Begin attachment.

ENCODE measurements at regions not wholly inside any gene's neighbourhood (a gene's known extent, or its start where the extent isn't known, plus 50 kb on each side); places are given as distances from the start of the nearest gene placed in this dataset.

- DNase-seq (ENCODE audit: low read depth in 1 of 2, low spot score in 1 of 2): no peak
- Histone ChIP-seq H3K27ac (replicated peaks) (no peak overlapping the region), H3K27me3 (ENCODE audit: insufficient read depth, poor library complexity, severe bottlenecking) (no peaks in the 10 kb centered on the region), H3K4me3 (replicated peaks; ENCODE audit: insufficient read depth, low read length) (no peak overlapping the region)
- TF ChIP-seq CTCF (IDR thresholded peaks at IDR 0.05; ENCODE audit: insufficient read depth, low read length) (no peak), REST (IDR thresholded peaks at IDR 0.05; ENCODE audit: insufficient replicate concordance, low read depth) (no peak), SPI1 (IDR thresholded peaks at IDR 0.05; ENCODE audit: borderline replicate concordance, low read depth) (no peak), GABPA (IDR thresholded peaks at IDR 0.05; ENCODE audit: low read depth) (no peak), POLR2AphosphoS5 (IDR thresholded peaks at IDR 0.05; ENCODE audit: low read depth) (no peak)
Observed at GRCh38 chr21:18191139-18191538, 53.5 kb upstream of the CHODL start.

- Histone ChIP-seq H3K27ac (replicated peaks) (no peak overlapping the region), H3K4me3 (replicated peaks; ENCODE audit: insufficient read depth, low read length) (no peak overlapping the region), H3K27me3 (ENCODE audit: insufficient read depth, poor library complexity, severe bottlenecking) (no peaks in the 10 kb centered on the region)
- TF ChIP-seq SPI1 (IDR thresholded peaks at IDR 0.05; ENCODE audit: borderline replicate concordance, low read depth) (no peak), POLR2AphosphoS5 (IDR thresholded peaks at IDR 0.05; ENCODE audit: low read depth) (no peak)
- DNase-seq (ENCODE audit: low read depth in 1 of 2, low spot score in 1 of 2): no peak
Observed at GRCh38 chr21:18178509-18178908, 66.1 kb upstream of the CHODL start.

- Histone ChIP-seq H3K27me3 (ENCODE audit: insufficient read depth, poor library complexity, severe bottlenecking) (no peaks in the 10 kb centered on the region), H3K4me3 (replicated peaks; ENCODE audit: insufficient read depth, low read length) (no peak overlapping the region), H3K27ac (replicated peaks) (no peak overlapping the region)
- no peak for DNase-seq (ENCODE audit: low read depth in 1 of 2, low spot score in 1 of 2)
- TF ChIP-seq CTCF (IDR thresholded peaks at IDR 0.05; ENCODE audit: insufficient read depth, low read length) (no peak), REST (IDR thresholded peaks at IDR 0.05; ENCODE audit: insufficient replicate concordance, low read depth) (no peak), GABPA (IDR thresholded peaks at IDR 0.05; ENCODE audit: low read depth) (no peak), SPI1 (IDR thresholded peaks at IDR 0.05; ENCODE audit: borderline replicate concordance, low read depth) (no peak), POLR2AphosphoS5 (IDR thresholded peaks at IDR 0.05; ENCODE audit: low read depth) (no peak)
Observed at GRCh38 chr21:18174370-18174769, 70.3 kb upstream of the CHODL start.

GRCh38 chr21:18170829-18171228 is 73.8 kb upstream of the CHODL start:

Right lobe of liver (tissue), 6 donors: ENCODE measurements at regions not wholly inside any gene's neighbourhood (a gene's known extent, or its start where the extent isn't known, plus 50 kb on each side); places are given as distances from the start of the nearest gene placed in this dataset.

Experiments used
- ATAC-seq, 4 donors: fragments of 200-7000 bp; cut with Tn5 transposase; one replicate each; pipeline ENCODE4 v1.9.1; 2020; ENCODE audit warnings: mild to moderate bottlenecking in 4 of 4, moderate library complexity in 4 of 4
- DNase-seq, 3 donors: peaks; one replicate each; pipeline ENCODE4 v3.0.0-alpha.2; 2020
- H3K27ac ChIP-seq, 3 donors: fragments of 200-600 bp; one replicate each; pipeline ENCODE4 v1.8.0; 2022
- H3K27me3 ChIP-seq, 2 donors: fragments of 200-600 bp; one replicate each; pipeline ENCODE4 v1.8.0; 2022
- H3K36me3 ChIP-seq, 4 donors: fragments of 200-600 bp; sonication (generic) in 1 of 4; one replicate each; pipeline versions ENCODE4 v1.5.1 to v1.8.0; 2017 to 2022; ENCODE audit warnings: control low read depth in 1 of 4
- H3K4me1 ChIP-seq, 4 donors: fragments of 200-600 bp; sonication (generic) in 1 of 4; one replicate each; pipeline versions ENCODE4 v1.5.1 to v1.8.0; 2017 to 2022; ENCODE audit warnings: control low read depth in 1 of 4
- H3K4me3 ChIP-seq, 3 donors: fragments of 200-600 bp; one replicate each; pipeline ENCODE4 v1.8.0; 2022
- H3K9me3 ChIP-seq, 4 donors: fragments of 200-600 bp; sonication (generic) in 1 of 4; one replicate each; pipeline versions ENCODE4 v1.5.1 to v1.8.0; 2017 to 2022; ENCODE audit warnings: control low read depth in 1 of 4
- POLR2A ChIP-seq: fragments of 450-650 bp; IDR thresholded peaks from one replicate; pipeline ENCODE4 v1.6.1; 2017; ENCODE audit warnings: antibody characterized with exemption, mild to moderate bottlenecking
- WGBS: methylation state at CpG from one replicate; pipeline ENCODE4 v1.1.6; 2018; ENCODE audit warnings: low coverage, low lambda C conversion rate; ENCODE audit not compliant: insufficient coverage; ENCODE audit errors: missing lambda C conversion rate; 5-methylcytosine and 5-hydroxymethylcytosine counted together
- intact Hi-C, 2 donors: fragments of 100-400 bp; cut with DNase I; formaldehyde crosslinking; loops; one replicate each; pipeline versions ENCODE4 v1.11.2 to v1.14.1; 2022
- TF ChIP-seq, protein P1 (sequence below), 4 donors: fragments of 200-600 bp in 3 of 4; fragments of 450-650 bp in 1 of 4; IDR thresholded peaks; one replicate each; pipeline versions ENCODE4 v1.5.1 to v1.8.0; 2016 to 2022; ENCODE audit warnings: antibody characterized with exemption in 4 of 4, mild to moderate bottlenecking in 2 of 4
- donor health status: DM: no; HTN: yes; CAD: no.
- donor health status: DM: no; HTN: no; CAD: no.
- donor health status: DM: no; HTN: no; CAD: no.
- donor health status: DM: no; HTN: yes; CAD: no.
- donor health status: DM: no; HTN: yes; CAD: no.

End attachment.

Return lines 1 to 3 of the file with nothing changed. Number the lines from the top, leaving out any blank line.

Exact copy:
ENCODE measurements at regions not wholly inside any gene's neighbourhood (a gene's known extent, or its start where the extent isn't known, plus 50 kb on each side); places are given as distances from the start of the nearest gene placed in this dataset.

- DNase-seq (ENCODE audit: low read depth in 1 of 2, low spot score in 1 of 2): no peak
- Histone ChIP-seq H3K27ac (replicated peaks) (no peak overlapping the region), H3K27me3 (ENCODE audit: insufficient read depth, poor library complexity, severe bottlenecking) (no peaks in the 10 kb centered on the region), H3K4me3 (replicated peaks; ENCODE audit: insufficient read depth, low read length) (no peak overlapping the region)